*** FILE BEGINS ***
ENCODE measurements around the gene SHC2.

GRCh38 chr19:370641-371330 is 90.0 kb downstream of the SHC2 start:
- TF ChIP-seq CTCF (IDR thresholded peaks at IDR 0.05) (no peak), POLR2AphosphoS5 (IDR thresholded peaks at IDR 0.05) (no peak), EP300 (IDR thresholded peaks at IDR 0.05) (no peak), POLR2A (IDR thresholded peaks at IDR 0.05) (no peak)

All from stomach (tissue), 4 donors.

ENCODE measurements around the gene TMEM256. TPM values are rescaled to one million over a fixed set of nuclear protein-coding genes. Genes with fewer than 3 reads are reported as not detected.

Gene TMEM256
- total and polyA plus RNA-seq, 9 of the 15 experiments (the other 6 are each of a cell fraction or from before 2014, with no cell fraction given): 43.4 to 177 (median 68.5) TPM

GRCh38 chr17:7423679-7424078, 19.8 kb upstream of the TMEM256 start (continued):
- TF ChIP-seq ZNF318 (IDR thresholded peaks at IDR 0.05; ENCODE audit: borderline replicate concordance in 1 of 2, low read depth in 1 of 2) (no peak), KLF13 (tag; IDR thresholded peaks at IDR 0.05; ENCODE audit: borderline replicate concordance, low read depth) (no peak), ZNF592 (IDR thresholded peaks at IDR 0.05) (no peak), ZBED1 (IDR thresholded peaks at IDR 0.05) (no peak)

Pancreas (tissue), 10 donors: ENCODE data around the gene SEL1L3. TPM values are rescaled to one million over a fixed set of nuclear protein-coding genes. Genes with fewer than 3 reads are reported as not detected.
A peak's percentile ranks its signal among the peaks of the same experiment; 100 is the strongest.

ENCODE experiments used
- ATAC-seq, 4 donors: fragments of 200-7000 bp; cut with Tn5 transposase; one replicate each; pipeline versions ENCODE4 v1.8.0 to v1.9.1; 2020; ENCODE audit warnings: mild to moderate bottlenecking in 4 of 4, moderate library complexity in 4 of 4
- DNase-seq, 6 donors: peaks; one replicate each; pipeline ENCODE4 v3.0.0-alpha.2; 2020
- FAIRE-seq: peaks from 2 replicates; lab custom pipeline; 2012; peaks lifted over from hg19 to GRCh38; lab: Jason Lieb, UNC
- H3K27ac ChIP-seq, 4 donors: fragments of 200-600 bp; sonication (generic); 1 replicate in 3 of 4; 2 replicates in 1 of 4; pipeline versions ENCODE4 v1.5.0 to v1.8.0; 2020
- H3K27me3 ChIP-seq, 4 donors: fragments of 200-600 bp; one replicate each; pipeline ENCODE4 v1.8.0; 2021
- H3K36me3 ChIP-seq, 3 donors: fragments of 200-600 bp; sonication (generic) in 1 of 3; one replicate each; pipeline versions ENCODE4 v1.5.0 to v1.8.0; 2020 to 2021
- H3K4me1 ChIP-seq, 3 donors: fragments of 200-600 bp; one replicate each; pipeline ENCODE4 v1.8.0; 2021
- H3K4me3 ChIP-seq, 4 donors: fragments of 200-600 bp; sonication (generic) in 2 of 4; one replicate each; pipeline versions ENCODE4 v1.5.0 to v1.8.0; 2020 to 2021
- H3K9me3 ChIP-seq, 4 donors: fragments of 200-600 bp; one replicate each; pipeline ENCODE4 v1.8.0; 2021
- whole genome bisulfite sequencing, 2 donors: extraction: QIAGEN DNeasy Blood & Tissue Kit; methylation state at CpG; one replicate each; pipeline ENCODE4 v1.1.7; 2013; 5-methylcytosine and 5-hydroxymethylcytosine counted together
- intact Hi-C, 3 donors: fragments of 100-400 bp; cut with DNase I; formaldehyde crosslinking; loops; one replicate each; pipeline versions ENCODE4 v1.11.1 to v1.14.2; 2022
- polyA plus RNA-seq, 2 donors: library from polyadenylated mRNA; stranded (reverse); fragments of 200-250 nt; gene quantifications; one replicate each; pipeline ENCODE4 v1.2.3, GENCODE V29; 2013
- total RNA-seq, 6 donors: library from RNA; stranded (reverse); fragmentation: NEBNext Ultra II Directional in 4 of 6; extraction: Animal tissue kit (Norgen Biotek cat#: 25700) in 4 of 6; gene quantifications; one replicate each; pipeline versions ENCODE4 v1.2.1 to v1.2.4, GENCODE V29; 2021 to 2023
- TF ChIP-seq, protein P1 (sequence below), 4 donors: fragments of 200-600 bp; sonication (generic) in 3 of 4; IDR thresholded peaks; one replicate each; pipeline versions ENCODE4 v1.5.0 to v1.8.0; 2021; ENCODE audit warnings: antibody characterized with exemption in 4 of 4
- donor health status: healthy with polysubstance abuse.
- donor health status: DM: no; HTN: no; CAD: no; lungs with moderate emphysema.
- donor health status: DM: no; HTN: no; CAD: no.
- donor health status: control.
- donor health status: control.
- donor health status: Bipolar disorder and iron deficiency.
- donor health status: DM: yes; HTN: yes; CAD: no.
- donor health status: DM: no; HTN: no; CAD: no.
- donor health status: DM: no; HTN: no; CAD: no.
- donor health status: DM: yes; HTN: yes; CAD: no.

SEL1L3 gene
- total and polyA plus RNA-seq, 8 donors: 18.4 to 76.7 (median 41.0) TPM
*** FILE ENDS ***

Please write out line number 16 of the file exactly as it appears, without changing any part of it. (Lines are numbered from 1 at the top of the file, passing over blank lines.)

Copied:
- H3K27ac ChIP-seq, 4 donors: fragments of 200-600 bp; sonication (generic); 1 replicate in 3 of 4; 2 replicates in 1 of 4; pipeline versions ENCODE4 v1.5.0 to v1.8.0; 2020